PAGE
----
Every now and then, I have a discussion with people about the merits of no-fault insurance. The argument goes that if we only had no-fault, we would save a lot of time and money in not fighting over the damages in each case. Some people believe that the fault based system is an industry designed purely for lawyers to make money. While I can see how this impression can be arrived at, I strongly disagree. I see my colleages every day fighting the good fight for people, and most of the time substantially improving their clients’ lives. Quebec is an example of a no-fault jurisdiction. The case discussed below is a good example of the alternative system.
Here is a prime example of the injustice that can occur because of no-fault insurance. In 2006, 27 year old Gabriel Rossy was killed by a tree which was rotten and fell on his car. There was evidence suggesting negligence by the City which could have caused the rotten tree to fall – suggesting that if some action was taken by the City, the tragic accident could have been avoided.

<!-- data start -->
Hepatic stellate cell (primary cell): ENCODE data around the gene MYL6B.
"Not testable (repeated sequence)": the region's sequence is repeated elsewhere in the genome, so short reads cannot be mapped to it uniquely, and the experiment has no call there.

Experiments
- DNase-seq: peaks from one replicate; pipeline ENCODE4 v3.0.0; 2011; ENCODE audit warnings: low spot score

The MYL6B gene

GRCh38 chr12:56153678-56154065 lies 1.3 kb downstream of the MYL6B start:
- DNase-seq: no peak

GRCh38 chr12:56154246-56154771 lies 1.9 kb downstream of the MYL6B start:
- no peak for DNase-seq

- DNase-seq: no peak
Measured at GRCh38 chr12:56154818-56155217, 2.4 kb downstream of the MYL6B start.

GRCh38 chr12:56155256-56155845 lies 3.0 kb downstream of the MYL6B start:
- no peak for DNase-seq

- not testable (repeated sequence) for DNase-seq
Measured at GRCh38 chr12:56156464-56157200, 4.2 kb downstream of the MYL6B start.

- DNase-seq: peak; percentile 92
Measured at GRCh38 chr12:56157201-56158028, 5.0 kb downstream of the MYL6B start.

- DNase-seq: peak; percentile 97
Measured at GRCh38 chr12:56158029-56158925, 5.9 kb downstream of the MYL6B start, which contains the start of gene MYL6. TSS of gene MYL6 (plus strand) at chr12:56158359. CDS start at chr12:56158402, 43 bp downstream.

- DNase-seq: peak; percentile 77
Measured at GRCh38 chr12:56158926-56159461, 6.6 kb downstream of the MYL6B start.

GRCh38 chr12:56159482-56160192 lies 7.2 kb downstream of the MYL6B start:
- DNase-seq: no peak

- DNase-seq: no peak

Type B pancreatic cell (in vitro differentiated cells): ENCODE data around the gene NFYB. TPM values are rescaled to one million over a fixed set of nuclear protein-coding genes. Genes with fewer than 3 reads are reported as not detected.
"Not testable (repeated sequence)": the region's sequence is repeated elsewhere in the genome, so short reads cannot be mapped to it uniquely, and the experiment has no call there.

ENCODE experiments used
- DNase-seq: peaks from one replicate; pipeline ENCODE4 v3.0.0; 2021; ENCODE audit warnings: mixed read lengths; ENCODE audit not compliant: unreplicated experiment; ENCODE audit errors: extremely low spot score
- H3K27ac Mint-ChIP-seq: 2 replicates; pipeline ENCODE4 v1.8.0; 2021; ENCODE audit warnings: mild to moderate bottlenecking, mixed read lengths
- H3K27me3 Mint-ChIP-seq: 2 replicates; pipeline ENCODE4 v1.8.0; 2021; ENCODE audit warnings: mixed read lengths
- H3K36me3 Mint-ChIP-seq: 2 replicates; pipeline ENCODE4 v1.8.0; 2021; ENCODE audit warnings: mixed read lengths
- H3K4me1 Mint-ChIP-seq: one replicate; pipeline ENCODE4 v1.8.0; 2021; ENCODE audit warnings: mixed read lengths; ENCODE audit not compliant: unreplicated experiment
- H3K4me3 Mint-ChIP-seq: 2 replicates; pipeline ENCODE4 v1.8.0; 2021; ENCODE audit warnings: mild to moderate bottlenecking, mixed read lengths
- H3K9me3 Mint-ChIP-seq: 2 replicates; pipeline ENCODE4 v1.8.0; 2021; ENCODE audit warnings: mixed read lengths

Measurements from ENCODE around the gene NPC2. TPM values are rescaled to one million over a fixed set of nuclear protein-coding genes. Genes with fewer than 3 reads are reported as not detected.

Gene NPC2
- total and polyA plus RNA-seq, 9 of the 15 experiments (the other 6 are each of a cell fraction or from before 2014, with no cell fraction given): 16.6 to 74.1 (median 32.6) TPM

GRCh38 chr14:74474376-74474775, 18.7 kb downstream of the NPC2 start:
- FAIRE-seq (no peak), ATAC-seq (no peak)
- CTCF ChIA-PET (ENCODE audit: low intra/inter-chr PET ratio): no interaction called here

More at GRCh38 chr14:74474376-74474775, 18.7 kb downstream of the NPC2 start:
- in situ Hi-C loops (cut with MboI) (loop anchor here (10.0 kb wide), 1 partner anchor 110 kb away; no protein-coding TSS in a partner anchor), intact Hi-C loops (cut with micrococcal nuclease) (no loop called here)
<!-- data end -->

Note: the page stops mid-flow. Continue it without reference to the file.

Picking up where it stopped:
In British Columbia, the family of this man would have the right to bring a number of claims, including an ICBC claim, a wrongful death claim, and a claim against the City. However, the Supreme Court of Canada recently ruled that the Quebec No fault insurance scheme barrs any claim that involves a motor vehicle accident in this manner.
Each case must be considered on its facts. However, at a minimum, an accident arising out of the use of a vehicle as a means of transportation will fall within the definition of “accident” in the Act and will therefore be “caused by an automobile” within the meaning of the Act. Any civil action in connection with the damage caused by that accident will be barred and victims will have to file a claim with the Société de l’assurance automobile du Québec.
Thankfully, in BC we have the right to bring a claim in the courts for appropriate damages. We also have a rough upper limit cap on damages, which addresses any concerns that damages will run rampant like some jurisdictions in the United States.